Leipzig. Dr. Ing. h.c. F. Porsche AG, Stuttgart, is delighted to announce an increase in its aurochs herd at the Leipzig plant. The total number has now risen to 50 bulls, cows, and calves. The first animals were introduced to the former Leipzig "parade ground" in spring 2002, where they now roam around 70 hectares of land resembling their natural habitat. In the last three years, the animals have settled well and reproduced. Consequently, the initial stock has since more than doubled, thus ensuring optimum pasturing on the site. In addition to the aurochses, a herd of 20 Exmoor ponies now lives in the area, thus preventing the pastureland from becoming overgrown in the interplay with the aurochses.
One of Porsche's main objectives is to preserve the ecological value of the site in the long term with its existing fauna and flora. "Driving on the all-terrain course is controlled in such a way that the animals do not feel restricted in their habitat," explains Rolf Toczek, head of company environmental protection at Porsche AG. Therefore, in addition to the aurochses and ponies, the area is also home to large numbers of hares, foxes, and deer, whilst bats also benefit from the high insect density in the biotope.
The aurochses and ponies form semi-wild herbivore herds that develop a social structure and can be maintained largely without human assistance because of their hardiness and modest requirements. The introduction of the animals was a central element of an extensive landscape preservation concept for the former "parade ground," which external biologists developed on behalf of Porsche AG and in close cooperation with the conservation authorities of the city of Leipzig and the state of Saxony. The pasturing concept was designed as a compensation measure for a semi-natural six-kilometer all-terrain course on which instructors introduce Porsche customers to the off-road capabilities of their Cayenne sports all-terrain vehicle, produced in Leipzig.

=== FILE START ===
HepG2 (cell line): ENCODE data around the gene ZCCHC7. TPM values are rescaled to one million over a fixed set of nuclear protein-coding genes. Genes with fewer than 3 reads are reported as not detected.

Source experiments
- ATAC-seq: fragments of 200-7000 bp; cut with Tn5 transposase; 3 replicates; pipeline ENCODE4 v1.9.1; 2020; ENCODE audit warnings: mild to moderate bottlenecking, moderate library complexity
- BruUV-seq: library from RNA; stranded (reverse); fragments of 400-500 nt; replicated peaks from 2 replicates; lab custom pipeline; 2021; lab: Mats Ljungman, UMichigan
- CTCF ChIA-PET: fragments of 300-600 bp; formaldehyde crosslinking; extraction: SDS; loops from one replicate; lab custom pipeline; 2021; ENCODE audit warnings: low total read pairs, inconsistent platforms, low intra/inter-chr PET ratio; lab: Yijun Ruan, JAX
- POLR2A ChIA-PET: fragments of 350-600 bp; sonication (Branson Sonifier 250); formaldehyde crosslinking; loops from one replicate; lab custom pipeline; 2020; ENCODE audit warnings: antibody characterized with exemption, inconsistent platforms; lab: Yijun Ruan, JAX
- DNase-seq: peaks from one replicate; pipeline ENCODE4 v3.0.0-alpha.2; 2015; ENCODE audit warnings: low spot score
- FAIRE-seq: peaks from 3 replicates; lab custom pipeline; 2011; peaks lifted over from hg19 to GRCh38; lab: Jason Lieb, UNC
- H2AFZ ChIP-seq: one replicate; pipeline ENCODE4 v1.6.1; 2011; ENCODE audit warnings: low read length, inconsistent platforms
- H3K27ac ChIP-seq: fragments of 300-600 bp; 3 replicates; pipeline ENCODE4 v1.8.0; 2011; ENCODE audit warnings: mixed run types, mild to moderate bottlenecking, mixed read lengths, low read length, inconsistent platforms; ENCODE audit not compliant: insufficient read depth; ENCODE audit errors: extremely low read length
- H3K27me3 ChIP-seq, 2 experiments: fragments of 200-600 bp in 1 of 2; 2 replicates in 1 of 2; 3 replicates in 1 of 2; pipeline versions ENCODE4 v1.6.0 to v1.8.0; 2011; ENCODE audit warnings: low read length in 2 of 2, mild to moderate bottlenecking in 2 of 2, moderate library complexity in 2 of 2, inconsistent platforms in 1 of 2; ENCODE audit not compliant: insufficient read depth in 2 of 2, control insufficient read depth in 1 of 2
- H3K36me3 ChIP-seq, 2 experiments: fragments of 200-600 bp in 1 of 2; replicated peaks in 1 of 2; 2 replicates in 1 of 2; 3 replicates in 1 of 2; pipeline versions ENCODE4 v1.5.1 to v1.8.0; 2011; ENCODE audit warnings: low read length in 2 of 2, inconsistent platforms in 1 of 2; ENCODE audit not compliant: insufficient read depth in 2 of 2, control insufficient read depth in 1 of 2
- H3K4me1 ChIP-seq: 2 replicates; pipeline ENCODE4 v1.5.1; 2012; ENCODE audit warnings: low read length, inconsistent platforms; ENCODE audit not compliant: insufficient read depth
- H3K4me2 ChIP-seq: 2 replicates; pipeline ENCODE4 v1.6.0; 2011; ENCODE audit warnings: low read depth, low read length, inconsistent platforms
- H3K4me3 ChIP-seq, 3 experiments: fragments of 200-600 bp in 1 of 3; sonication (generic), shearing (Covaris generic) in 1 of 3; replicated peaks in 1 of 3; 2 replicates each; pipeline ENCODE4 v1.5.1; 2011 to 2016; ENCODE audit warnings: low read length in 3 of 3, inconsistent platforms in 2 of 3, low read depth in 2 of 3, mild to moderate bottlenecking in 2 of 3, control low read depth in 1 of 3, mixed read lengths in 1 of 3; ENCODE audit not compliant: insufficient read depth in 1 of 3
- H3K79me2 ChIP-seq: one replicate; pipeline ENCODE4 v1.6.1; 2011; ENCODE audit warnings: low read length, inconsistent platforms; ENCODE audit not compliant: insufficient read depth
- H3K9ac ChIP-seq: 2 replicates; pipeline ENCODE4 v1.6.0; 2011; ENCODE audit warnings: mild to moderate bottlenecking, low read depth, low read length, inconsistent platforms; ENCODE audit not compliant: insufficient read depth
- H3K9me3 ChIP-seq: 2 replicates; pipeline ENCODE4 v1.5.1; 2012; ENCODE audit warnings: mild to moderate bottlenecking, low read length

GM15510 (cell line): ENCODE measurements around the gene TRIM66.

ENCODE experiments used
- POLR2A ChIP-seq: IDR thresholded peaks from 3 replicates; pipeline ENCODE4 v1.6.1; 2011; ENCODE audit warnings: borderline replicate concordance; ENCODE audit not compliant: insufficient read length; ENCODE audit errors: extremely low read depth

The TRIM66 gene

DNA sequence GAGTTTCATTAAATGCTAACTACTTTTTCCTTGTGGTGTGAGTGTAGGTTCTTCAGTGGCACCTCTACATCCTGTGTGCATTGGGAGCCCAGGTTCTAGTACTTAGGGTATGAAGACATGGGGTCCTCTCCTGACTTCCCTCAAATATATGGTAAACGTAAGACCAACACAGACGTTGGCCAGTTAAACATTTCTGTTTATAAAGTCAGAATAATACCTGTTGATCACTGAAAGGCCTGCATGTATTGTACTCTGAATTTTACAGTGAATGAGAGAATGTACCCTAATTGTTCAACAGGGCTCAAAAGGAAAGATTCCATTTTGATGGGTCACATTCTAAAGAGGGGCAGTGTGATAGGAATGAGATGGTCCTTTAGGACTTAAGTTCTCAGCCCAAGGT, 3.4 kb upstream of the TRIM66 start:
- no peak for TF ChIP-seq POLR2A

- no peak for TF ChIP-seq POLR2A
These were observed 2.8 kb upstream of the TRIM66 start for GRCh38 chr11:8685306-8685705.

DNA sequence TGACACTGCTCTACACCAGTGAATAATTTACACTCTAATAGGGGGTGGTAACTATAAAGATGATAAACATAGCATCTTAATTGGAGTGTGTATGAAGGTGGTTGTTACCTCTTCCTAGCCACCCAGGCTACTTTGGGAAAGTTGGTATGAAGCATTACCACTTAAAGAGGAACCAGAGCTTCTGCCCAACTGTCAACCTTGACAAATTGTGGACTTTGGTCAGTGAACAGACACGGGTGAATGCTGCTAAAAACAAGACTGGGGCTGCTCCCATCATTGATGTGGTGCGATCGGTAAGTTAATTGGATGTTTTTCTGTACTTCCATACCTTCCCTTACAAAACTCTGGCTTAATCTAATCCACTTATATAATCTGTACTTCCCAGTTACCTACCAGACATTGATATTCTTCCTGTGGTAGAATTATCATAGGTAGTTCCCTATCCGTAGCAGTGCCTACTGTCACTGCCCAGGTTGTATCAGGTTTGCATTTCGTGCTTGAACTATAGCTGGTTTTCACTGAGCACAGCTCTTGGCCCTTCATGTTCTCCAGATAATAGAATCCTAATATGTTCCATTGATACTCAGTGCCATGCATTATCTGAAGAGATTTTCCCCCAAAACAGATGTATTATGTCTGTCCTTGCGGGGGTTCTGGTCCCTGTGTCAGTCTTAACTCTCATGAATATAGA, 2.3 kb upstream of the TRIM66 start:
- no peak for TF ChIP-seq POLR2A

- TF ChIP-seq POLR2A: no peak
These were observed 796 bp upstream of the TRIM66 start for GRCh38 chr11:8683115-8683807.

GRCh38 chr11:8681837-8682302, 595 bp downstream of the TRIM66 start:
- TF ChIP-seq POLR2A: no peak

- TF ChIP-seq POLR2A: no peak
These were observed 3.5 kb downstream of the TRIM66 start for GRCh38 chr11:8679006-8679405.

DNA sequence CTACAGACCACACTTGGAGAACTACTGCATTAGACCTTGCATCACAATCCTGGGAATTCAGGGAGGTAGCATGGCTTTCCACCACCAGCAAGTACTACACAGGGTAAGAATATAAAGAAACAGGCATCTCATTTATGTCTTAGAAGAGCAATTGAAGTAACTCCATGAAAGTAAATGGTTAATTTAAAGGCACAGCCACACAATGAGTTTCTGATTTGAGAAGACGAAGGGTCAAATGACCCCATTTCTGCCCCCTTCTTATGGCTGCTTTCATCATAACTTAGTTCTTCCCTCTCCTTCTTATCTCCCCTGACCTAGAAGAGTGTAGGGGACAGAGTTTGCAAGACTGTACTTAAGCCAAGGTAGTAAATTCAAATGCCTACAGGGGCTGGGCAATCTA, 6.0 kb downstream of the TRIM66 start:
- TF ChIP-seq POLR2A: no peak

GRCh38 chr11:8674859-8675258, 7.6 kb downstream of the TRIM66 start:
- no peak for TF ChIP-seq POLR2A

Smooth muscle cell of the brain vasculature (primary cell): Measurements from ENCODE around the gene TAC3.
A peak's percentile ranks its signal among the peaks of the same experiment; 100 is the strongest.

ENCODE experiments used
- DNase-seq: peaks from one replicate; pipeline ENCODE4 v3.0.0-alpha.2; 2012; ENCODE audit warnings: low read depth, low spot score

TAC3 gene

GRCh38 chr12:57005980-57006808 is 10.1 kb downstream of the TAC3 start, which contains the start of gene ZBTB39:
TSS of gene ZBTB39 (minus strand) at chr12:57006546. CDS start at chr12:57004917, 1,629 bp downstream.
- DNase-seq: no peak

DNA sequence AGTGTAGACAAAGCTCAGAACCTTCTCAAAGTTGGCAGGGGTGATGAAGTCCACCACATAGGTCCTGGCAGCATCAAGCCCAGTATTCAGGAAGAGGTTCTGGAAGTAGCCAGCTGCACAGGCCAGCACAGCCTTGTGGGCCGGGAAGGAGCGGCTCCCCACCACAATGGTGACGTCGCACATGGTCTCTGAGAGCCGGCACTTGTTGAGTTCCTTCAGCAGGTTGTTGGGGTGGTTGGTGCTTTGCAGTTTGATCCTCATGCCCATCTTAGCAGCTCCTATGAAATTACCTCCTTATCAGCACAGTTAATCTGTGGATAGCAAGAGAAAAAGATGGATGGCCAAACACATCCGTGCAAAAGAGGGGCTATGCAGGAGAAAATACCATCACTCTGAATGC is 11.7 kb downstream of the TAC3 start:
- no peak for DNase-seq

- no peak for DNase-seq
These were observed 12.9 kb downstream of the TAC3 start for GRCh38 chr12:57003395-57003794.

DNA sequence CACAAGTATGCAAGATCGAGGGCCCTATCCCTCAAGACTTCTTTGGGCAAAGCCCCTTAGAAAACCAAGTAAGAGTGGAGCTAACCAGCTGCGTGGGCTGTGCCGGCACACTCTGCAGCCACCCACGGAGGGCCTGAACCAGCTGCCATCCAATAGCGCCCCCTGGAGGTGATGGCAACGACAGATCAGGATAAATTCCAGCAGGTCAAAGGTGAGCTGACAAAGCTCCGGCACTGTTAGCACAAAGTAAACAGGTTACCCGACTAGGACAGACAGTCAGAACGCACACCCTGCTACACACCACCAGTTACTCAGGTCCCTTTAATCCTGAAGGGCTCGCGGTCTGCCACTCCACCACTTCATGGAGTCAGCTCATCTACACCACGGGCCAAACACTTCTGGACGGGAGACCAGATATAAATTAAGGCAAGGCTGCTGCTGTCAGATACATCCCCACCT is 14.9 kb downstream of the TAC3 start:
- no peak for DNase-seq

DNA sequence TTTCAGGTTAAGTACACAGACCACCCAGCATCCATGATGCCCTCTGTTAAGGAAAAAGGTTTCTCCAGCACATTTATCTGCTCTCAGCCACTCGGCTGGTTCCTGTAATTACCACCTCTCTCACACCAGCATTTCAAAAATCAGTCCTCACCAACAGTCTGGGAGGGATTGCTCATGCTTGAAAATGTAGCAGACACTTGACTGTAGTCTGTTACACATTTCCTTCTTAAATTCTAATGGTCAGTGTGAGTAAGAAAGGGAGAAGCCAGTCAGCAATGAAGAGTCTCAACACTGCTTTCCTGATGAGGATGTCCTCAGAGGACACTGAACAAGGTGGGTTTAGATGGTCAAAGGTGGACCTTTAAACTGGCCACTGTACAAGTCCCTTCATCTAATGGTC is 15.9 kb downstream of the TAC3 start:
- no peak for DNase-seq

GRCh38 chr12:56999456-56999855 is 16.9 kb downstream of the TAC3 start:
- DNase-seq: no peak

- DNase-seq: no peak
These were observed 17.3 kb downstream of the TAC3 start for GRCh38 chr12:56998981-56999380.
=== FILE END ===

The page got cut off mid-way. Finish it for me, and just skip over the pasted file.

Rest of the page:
The Leipzig Porsche biotope is also a successful example of the sensible and semi-natural reuse of disused military training areas. "Keeping open such landscapes with a tapestry of wooded and open areas is most effectively organized with large herbivores such as aurochses, ponies, or red deer. Wolf Lederer, whose office developed the pasturing concept, stresses the value of the biotope: "A central European savannah landscape is formed that gives extinct or endangered animals a chance to survive in our cultivated environment." According to Lederer, "such unique flora and fauna on the edge of a major city and within an industrial area may well be unique in Germany."
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